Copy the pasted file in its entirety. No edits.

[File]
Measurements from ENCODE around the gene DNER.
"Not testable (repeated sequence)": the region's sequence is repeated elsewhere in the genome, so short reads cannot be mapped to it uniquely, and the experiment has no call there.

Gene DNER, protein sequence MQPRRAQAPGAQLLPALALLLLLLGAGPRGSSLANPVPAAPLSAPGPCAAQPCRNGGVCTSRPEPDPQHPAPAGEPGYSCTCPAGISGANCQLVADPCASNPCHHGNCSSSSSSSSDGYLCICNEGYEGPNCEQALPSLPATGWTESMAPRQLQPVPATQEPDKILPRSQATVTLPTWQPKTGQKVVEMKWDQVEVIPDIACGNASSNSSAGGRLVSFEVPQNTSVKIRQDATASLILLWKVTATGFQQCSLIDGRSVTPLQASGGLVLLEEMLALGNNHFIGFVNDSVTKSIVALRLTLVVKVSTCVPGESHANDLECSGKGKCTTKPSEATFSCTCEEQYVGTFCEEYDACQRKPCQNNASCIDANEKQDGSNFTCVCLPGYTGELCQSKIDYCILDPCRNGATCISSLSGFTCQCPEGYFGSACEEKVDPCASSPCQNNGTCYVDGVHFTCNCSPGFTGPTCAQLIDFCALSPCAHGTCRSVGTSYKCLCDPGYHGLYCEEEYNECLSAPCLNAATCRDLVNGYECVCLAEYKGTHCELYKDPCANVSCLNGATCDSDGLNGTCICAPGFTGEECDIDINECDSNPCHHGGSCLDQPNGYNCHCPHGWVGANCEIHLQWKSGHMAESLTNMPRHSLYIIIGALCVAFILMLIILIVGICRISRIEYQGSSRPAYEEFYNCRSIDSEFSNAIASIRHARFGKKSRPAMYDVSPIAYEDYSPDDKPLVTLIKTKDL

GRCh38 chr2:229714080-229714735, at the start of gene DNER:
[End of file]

Measurements from ENCODE around the gene DNER.
"Not testable (repeated sequence)": the region's sequence is repeated elsewhere in the genome, so short reads cannot be mapped to it uniquely, and the experiment has no call there.

Gene DNER, protein sequence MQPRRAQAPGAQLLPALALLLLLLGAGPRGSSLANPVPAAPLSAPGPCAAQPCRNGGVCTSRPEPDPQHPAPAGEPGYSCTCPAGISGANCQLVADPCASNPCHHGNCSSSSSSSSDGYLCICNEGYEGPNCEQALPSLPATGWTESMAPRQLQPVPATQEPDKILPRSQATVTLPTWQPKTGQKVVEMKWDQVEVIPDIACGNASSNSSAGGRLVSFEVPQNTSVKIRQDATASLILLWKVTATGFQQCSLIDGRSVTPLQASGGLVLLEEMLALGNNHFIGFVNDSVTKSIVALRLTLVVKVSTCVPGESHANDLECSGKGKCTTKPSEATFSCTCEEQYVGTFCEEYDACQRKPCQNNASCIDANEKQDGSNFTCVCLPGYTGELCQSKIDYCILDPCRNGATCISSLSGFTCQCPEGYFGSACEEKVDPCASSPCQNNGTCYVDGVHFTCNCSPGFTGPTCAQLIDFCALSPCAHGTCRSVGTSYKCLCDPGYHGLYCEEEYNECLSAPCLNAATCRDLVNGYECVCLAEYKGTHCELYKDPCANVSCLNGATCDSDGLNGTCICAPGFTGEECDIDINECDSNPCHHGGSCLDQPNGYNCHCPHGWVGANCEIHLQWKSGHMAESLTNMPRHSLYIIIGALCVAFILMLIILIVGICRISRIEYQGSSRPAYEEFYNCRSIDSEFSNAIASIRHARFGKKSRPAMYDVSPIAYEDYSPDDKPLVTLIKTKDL

GRCh38 chr2:229714080-229714735, at the start of gene DNER: